College of Engineering News • Iowa State University

Chemical engineering students immerse themselves in laboratory work and Spanish culture

With a variety of study abroad opportunities for students cropping up around the nation, one course in the chemical and biological engineering (CBE) department at Iowa State has set itself apart from the rest. The International Summer Course in Chemical Engineering, or ISCChE, not only provides students the chance to venture abroad, but also strengthens their knowledge of chemical engineering through intensive lab work in a new environment.

Lab Partners Nikhil Shah and Matt Ellis
Lab partners Nikhil Shah and Matt Ellis

For each of the past 12 summers, ISCChE has offered a group of Iowa State chemical engineering juniors the option to take their unit operations laboratory course at the University of Oviedo in Spain. While there, students are taught at the Facultad de Quimica, or the university’s College of Chemistry.

The Iowa State students combine with 14 students from the University of Wisconsin at Madison and spend five weeks completing a four-credit lab and report-writing course. Upon completion, they fulfill their major requirements for both ChemE 325 and 426.

“I tell the students before they go that it’s the toughest job they’ll ever love,” says Kenneth Jolls, CBE professor emeritus and Iowa State representative for ISCChE.

The course consists of advanced and difficult lab work, technical report writing, chemical plant trips, cultural experiences, as well as some fun. But accomplishing so much in a short period of time requires a very demanding schedule. Students perform ten experiments, one every two days, attempting to determine the transfer of matter and chemical reactions in an industry.

“The most difficult part of the experience was without a doubt the coursework itself,” says Nikhil Shah, a senior in chemical engineering. “Being immersed in foreign languages and diverse cultures was a relative walk in the park when compared to the laboratory reports.”

The students worked in pairs to perform experiments, with each person writing nine, standard, industrial-style lab reports and also giving an oral presentation at the end of the five weeks. Students performed experiments on electrodialysis, reverse osmosis, heat exchangers, and continuous stirred-tank reactors, just to name a few.

Eric Grinde, Erin Claeys, and Nikhil Shah in Ibiza, Spain
Eric Grinde, Erin Claeys, and Nikhil Shah in Ibiza, Spain

“I really enjoyed working on the distillation experiment with Professor Susana Luque from the University of Oviedo,” says Erin Claeys, senior in chemical and biological engineering. “It’s always great to meet other women in chemical engineering, and Susana is a great teacher. I also personally find distillation to be very interesting.”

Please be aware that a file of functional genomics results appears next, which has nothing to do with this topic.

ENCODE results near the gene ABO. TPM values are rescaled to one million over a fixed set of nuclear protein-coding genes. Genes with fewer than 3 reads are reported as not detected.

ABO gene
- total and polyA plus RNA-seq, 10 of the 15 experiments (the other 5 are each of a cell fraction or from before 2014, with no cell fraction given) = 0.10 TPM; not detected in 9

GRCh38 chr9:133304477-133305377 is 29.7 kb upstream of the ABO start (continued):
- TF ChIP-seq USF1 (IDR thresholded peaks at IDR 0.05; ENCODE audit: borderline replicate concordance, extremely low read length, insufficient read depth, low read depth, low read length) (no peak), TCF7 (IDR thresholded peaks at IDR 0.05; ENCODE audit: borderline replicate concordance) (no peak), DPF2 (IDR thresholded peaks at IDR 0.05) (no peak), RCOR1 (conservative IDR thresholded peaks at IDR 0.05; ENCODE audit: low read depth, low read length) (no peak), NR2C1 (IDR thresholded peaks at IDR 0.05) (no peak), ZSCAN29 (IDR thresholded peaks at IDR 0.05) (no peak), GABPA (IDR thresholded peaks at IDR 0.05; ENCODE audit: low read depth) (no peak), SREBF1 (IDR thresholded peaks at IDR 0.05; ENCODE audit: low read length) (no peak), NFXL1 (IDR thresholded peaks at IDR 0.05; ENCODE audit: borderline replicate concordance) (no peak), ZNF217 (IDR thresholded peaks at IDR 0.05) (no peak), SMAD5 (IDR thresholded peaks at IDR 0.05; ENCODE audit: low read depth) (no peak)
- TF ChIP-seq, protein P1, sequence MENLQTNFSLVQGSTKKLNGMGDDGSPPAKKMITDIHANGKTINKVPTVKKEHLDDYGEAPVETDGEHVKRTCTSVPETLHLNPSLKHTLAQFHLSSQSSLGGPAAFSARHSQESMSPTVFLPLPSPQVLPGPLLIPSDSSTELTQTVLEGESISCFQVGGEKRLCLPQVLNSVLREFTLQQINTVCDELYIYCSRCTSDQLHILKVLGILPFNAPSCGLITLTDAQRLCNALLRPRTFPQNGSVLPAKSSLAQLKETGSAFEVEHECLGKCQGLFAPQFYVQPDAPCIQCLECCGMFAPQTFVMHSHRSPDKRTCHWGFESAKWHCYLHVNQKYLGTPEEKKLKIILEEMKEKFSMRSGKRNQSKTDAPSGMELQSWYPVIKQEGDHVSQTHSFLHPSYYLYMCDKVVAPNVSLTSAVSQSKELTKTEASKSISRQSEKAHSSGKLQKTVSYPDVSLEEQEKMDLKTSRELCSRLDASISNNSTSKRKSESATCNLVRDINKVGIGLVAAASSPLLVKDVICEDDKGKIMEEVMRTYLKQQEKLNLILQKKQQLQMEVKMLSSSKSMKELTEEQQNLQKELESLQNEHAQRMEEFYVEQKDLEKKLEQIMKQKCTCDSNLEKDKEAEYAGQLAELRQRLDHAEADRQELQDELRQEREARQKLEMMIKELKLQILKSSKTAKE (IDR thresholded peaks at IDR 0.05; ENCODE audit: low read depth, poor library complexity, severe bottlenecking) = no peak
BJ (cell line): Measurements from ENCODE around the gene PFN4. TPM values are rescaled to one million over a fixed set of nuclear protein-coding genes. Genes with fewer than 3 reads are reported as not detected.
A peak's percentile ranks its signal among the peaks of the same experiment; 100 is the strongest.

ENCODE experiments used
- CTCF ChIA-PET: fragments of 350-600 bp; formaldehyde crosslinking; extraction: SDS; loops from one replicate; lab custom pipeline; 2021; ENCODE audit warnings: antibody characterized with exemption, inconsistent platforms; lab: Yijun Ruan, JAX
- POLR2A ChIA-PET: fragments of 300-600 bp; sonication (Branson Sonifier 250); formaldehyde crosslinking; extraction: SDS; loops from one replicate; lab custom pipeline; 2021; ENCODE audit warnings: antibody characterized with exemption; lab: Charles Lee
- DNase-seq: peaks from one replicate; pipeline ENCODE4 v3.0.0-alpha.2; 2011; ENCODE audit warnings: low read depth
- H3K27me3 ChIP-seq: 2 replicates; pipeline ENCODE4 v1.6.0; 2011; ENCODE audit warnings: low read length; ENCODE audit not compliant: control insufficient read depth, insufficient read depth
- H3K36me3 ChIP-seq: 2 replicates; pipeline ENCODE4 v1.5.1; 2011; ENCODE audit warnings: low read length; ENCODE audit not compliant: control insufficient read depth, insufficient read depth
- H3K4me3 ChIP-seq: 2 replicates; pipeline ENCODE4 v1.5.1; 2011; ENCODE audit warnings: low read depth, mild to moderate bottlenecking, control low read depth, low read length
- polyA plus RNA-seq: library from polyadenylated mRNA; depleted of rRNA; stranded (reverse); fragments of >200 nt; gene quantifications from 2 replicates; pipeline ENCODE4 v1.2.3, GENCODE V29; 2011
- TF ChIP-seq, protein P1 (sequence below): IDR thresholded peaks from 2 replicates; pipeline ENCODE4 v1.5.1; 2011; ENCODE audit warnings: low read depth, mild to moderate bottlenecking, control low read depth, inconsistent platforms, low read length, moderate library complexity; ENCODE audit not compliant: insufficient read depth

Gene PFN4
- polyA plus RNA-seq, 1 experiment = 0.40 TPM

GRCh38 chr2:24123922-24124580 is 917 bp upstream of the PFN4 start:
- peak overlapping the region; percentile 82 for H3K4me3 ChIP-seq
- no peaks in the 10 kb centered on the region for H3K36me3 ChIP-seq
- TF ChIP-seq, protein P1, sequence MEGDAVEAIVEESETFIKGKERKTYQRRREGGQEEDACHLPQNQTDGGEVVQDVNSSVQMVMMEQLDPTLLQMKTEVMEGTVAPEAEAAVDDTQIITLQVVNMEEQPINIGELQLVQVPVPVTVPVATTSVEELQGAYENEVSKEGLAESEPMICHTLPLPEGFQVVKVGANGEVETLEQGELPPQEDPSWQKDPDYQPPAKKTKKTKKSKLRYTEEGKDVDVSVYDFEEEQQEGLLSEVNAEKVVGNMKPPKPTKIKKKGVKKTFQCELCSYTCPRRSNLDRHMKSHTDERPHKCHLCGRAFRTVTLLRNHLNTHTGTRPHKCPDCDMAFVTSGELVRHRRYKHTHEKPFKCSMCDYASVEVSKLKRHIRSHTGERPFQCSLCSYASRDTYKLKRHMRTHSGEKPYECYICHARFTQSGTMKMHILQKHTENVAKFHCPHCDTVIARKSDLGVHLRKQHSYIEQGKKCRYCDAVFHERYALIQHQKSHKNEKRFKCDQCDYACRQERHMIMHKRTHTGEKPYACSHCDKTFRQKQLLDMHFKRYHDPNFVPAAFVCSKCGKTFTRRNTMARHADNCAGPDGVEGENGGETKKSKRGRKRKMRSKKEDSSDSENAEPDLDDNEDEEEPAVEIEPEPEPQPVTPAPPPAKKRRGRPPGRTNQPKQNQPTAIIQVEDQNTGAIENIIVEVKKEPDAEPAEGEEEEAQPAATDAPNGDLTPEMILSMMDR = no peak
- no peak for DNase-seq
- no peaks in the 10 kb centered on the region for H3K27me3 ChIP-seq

Students also went on cultural visits and a two-day bus trip that included a tour of a chemical plant and a day and a half of sightseeing and fun. Even after these offsite trips, students had to write graded reports about their experiences.

According to Jolls, this year’s cohort of Iowa State students performed better than ever before, staying up late into the night, writing lab reports that could be up to 30 pages in length to describe just one of the experiments they completed during the five weeks.

“It was rare that anybody was in bed before midnight, and it was common to see multiple people in the study room at 3, 4, or even 5 in the morning completing reports,” Shah explains. “A few of us, myself included, pulled our first school-related all-nighter during the program.”

Their professor wasn’t the only one to recognize the students for their hard work and dedication—the class also received some publicity from a

Kenneth Jolls and ISCChE students
Kenneth Jolls and Iowa State ISCChE students at farewell banquet

local Spanish newspaper, La Nueva Espana, describing the unique program and highlighting some experiments the students performed.

In the years to come, Jolls will continue teaching the course, growing the program and strengthening ties with the University of Oviedo.

“I think the main benefit of this program is that the students have the opportunity to do the same unit operations lab work as they do at Iowa State, but in a completely Spanish environment,” says Jolls. “The students are exposed to culture, have access to optional Spanish language instruction, and get to experience the local chemical industry in a totally different setting. It’s a truly one-of-a-kind experience.”